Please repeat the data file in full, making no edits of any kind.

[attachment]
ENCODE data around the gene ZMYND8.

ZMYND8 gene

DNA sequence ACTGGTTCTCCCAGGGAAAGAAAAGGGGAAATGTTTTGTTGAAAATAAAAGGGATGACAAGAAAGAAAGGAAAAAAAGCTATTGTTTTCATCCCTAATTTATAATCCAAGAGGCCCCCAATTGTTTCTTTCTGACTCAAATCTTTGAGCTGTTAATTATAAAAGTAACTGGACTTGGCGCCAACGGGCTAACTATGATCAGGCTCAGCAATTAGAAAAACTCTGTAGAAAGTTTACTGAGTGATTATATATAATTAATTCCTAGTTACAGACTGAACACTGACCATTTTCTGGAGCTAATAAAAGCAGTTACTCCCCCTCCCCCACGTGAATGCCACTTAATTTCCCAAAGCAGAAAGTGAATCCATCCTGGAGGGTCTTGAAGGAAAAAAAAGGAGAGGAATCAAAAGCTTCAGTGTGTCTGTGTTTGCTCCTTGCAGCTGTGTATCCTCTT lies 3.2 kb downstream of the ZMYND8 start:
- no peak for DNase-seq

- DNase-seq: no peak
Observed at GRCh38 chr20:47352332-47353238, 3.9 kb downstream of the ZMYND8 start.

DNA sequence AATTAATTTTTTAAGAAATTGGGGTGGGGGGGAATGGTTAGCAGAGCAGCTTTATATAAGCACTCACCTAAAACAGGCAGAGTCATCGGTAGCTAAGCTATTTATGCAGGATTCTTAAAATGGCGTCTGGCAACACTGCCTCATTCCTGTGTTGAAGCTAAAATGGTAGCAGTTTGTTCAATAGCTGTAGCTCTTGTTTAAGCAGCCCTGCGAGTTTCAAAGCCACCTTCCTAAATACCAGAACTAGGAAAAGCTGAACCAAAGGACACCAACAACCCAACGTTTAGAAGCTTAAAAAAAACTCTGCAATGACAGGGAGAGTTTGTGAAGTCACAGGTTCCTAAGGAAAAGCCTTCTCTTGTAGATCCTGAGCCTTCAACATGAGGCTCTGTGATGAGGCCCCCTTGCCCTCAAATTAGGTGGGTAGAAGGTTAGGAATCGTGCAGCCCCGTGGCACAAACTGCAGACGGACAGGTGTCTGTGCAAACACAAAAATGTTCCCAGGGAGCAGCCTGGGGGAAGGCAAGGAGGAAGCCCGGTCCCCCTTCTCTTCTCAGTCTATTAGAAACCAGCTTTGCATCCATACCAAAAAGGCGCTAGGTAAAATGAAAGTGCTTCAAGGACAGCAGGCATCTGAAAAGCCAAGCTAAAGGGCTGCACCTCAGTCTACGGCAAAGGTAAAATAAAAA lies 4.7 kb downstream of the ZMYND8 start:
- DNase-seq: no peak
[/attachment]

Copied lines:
ENCODE data around the gene ZMYND8.

ZMYND8 gene

DNA sequence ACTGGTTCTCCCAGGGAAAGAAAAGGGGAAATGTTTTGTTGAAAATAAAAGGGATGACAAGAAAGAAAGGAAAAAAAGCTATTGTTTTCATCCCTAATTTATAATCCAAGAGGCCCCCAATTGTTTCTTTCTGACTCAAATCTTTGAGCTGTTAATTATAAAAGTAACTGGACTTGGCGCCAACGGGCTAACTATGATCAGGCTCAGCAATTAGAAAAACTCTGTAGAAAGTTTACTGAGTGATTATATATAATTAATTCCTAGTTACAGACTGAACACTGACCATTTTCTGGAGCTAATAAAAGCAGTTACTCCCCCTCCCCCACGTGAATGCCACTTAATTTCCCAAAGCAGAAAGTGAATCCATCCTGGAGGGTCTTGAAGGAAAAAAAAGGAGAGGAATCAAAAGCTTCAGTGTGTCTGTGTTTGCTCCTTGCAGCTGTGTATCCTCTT lies 3.2 kb downstream of the ZMYND8 start:
- no peak for DNase-seq

- DNase-seq: no peak
Observed at GRCh38 chr20:47352332-47353238, 3.9 kb downstream of the ZMYND8 start.

DNA sequence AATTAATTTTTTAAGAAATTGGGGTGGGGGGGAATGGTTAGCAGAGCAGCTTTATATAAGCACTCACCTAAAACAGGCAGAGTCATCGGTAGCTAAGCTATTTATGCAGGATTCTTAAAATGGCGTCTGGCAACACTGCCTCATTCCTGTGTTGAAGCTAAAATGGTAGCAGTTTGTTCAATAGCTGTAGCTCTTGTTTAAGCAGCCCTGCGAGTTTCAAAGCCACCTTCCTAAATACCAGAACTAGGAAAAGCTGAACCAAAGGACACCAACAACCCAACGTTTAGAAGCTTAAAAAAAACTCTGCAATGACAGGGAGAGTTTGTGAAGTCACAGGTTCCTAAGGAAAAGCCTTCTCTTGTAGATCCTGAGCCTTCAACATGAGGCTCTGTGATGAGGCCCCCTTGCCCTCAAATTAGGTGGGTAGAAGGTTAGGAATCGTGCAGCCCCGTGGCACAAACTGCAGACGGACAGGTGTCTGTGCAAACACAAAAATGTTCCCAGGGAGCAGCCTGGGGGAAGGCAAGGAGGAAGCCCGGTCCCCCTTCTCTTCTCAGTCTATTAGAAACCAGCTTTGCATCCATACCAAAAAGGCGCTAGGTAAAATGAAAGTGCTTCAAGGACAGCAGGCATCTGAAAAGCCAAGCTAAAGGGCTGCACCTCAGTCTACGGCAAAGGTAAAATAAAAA lies 4.7 kb downstream of the ZMYND8 start:
- DNase-seq: no peak